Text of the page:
Racism is a deeply complex and multilayered social problem- one that we cannot all agree on. In terms of racism, many people define it as discrimination based on the colour of your skin. This is an over-simplistic definition for a system of oppression which contains so many complexities. This definition leads people to argue 'What about reverse racism? POC can be racist to white people too'. Wrong. Of course, POC can discriminate and make comments about white people and other ethnic minorities based on their skin colour. There is no doubt about that- I have seen and heard it happen. However, this is not the same thing. Racism is a system which is upheld by white power, and ethnic minorities do not have the power to systemically enforce regulations and create a paradigm in which white people are demeaned and debased simply because of the colour of their skin. Globally, in almost every nation and country there has been some interference in politics in which whiteness is regarded as paramount and something to aspire to. Within ethnic communities, these falsehoods are the basis of colourism and discrimination within our own communities. What we can agree on is that it's not good enough not speaking up. Angela Davies said it is not enough to be non-racist, we need action and for people to be anti-racist.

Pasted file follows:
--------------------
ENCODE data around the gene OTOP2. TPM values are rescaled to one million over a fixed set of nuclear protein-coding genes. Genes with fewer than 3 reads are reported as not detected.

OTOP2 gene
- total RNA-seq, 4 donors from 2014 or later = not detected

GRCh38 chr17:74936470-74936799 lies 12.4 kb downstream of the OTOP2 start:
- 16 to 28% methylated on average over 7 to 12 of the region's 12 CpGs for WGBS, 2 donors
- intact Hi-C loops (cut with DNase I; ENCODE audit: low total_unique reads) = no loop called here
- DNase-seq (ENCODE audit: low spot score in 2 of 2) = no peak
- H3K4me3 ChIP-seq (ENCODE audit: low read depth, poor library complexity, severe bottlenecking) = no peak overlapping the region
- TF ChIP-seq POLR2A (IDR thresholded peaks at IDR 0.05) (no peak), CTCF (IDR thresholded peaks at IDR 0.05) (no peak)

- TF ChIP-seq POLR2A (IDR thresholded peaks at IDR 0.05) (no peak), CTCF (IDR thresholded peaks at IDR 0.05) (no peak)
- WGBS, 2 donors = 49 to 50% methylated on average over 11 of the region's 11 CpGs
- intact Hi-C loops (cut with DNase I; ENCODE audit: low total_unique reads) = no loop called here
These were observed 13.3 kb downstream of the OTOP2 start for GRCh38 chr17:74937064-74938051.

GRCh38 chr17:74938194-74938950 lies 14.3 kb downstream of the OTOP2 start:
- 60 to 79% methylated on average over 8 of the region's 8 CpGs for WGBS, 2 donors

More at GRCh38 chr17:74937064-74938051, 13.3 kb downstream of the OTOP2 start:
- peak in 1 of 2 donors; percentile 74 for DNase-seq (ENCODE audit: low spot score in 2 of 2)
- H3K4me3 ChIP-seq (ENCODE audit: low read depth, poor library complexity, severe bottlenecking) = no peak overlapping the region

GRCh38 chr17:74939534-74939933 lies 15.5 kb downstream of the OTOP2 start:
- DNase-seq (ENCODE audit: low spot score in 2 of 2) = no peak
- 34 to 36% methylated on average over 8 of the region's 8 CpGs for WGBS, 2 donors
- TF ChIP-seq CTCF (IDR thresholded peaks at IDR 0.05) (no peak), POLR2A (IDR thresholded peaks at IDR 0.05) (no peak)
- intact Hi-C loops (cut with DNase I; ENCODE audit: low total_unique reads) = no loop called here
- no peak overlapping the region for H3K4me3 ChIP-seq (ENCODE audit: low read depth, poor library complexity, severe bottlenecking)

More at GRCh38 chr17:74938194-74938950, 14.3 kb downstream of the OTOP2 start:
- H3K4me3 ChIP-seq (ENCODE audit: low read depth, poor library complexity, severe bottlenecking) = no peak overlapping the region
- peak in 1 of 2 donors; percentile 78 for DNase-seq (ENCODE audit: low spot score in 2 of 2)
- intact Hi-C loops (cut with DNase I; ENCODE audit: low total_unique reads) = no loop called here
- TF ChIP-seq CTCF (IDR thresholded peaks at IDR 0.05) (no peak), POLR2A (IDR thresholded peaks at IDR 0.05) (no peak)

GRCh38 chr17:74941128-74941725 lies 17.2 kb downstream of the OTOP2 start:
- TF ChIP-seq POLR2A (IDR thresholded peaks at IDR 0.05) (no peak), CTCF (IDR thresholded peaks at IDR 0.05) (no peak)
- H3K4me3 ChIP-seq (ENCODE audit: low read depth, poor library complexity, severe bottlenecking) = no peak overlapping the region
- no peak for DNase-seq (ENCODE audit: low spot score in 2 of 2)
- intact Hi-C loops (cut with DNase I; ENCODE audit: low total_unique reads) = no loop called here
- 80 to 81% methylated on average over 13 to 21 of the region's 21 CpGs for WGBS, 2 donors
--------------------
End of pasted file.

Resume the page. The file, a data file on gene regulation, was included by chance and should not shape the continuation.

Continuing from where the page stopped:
I wanted to briefly talk about performative activism, which is what I fear that these events might be provoking. I'm seeing a lot about 'allyship' and how to become a 'good ally' towards the Black community. Whilst I see a lot of people making efforts to learn and educate themselves, diversifying their social media feeds and amplifying black voices, learning to dismantle a system that is so deeply engrained and learned is difficult and at times you are going to mess up. Myself included. I have told myself that it is not me who needs to be the primary focus of re-educating myself- as a young Black British woman my experiences have taught me a lot- however, I myself do make mistakes in my journey of understanding racism. Let's take the #blackouttuesday movement. I was complicit in sharing a black square, I posted a caption alongside which I felt encompassed my feelings at the time. However seeing a medley of Black squares on my feed only fuelled the notion that these actions, mine included were not really making a difference. I feel like a lot of people who participated, didn't understand the origins or intentions behind the day. It was a social media blackout- meaning it was a day to step away from Instagram, Twitter and Facebook- even Spotify and really take the time to digest and educate yourself. However as soon as a I saw the 'impact' of the black square- and different people's interpretations and reasonings for posting it, I realise that the meaning had been lost. Now I'm not saying that you need to post about every book that you've read- I don't need to know that you've read all of Toni Morrison's bibliography and read Martin Luther King's 'I Have a Dream Speech'. Yes, actions do speak louder than words but I really want people to think about the information that they are sharing- who are you sharing it for? And why are you sharing it? I don't want to sound contradictory because earlier I have praised people from sharing information about the protests and the BLM movement, what I am now questioning is people's inherent intentions. Did you post that Black square because you felt the pressure from your friends and family to not appear 'racist' on your social media channels? Have you actively used your voice to call out racism when you've seen it- in the comments of a YouTube video, Facebook post or when a POC is being harassed in public? Acknowledging that Black lives matter and sharing a black square is the bare minimum- and I would argue that it's pointless if you did it without real care, interest or regard for Black lives and active dismantling of racism. I have seen so many people share a black square- yet remain silent about the true issue at hand. This type of self-serving, performative activism is not welcome in this movement- we can do without it. This type of "activism" extends not only from old school friends and co-workers but on a larger scale- from corporations and companies who are cashing in on and capitalising the BLM movement to protect their brand, ie.  ** L'Oreal** and their horrific treatment of Munroe Bergdorf.